Clinical Data Acquisition Standards Harmonization (CDASH) describes a standard way of collecting data to ensure their optimal submission into the Study Data Tabulation Model (SDTM), which is the next step of the process. Furthermore, regulatory bodies and people in charge of reviewing this data will take advantage of the transparency that applying these standards entails. 
As stated in the previous paragraph, SDTM is the second stage data move to. In this stage, data need to be organized and formatted to optimize its management, analysis, and reporting. Apart from that, SDTM helps compiling as well as storing the information, and smooths data sharing and regulatory review. 
The final stage of the whole data process in a clinical trial consists of analyzing the data. To do so, CDISC developed ADaM which stands for Analysis Data Model, in other words, a set of standards that describe how to build datasets and associated metadata. The implementation of ADaM, as stated on CDISC web page, “supports efficient generation, replication, and review of clinical trial statistical analyses, and traceability among analysis results, analysis data, and data represented in the Study Data Tabulation Model (SDTM)”. 
CDASH benefits to your clinical trial
As mentioned above, CDASH is the initiative of CDISC to achieve a common way of collecting data to ensure quality, consistency, and improvement of analyzed data.
In order to meet that goal, in 2006 this organization joined together clinical data managers, statisticians, medical monitors, and programmers to develop these standards that comprised all their perspectives and points of view. 
The result was a set of standards that cover all possible data collection needs and future data analysis issues as it ensures an excellent CRF design; the data collection tool that can be in electronic or paper format.
The CDASH approach could be summarized in a single word: optimization.
Let’s explain how that word applies to most CDASH recommendations:
- To begin with, these standards recommend collecting only key data, which reduces the CRF fields. An example of it is the Inclusion/Exclusion Criteria Domain which, according to the last version of CDASH Implementation Guide for Human Clinical Trials (2.2 Final), is recommended to record in the CRF only the unmet criterion and for that “the collection method has been simplified to require the site to record a single “Y/N” value in the IEYN variable” .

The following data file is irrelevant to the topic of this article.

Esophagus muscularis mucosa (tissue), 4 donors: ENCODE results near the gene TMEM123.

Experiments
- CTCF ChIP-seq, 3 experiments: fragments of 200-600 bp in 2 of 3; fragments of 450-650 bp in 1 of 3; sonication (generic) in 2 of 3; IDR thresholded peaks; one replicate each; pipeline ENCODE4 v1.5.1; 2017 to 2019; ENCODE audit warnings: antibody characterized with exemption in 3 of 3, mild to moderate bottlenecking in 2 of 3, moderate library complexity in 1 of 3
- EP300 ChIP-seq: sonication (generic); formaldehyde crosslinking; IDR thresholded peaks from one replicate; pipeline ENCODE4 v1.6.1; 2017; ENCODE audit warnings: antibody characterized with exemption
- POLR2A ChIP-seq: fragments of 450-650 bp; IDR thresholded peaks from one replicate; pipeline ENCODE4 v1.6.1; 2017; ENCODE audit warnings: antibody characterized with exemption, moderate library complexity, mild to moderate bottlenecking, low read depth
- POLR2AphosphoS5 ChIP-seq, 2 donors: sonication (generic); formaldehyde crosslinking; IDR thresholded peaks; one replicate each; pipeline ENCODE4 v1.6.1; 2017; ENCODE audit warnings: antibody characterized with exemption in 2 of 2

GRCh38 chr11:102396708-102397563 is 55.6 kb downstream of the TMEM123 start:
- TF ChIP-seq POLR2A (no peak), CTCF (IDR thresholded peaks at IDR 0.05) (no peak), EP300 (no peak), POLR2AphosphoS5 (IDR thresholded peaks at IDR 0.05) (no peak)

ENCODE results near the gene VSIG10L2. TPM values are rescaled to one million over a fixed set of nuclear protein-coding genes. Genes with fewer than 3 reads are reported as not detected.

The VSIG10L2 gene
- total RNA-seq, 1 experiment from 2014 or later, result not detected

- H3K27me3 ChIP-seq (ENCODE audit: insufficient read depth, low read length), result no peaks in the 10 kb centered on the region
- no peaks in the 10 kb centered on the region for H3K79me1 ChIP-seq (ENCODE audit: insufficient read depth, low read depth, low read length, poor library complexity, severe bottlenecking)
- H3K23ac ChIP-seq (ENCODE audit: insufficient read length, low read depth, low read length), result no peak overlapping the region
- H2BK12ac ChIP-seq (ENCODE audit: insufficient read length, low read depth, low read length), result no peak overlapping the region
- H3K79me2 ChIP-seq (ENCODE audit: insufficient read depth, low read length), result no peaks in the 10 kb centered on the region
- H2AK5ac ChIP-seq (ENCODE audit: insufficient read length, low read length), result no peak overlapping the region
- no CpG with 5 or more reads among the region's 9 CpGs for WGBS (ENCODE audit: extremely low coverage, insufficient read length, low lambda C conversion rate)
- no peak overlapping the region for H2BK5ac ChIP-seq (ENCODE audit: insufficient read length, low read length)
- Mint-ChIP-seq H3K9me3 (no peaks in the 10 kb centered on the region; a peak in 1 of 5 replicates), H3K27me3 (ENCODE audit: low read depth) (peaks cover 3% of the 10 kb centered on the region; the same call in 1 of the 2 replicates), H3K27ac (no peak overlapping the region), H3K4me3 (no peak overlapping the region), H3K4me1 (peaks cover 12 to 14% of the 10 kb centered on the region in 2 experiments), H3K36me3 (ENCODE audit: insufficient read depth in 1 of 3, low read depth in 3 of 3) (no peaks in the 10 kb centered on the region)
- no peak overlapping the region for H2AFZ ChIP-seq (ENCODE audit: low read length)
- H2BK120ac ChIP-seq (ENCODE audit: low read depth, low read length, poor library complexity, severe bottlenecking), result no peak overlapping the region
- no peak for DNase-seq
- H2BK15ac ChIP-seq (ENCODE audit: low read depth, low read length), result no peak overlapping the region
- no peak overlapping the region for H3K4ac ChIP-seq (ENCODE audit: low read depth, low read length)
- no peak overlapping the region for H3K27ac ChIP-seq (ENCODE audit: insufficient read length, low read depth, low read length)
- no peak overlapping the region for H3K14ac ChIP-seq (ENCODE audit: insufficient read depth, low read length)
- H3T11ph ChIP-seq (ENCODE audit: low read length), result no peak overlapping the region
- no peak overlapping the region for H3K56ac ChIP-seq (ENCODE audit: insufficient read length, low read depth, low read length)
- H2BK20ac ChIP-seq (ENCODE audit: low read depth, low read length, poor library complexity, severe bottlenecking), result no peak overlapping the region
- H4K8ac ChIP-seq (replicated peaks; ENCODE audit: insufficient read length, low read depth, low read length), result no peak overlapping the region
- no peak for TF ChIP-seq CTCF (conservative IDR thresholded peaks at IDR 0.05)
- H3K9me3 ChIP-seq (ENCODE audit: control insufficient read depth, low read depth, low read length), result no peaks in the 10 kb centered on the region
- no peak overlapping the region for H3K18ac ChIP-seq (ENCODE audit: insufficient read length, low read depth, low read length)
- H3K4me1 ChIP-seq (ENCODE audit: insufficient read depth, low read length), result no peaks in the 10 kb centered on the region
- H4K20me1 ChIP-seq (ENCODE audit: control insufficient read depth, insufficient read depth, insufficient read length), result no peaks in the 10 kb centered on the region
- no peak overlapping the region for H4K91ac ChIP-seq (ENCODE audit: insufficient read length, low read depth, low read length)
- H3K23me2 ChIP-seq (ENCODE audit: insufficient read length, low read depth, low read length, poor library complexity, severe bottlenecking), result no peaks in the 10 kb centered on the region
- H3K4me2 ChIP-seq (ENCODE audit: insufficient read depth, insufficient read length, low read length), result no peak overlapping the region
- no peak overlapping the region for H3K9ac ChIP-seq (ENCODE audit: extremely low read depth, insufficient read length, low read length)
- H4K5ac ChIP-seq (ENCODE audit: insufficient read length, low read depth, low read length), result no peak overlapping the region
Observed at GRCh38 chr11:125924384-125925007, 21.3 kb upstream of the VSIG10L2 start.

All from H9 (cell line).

- Secondly, another best practice described in the CDASH Implementation Guide 2.2 is with regards to clarity. It is recommended that questions in a CRF are self-explanatory in order to avoid having to include a great deal of long instructions. Also, when the need of including an instruction is unavoidable, it is considered that short instructions and prompts on a CRF will increase the possibility of them being read and followed. This approach will reduce costs and the number of queries as well as help CRF users to identify missing responses due to pages reduction .
- The third one concerns the free-text responses. In the CDASH Implementation Guide 2.2, it is stated that this kind of responses should be minimized to prevent data from being recorded into wrong fields. To accomplish this, using a predefined list of responses reviewed closely by the protocol development team is strongly recommended .
- Finally, these recommendations also establish the format for collecting times. Considering SDTM-based datasets use ISO 8601 date/time formats, using a 24-hour clock format when entering data in the database is advisable .
These recommendations are just a small number of examples of what CDASH can offer. Furthermore, since these standards are a subset of SDTM —the format which facilitates creating the necessary documents for the regulatory submissions— the whole data process smoothens because their collection is designed in a way to simplify its conversion to the format that many regulatory authorities require (including the FDA of the United States).
Implementing CDASH in your CRF will reduce time, money, queries, and efforts involved in the creation, maintenance, and use of this data capture tool. 
To sum up, having your CRF created by following the CDASH standard allows you to develop a perfectly structured data collection tool, directly linked to SDTM features. Furthermore, bearing in mind how complex and time consuming it is to manage and ensure high quality data in a clinical trial, optimizing the entire process is the best way to increase efficiency and reduce stress.
 Clinical Data Acquisition Standards Harmonization Implementation Guide for Human Clinical Trials Version 2.2 (Final)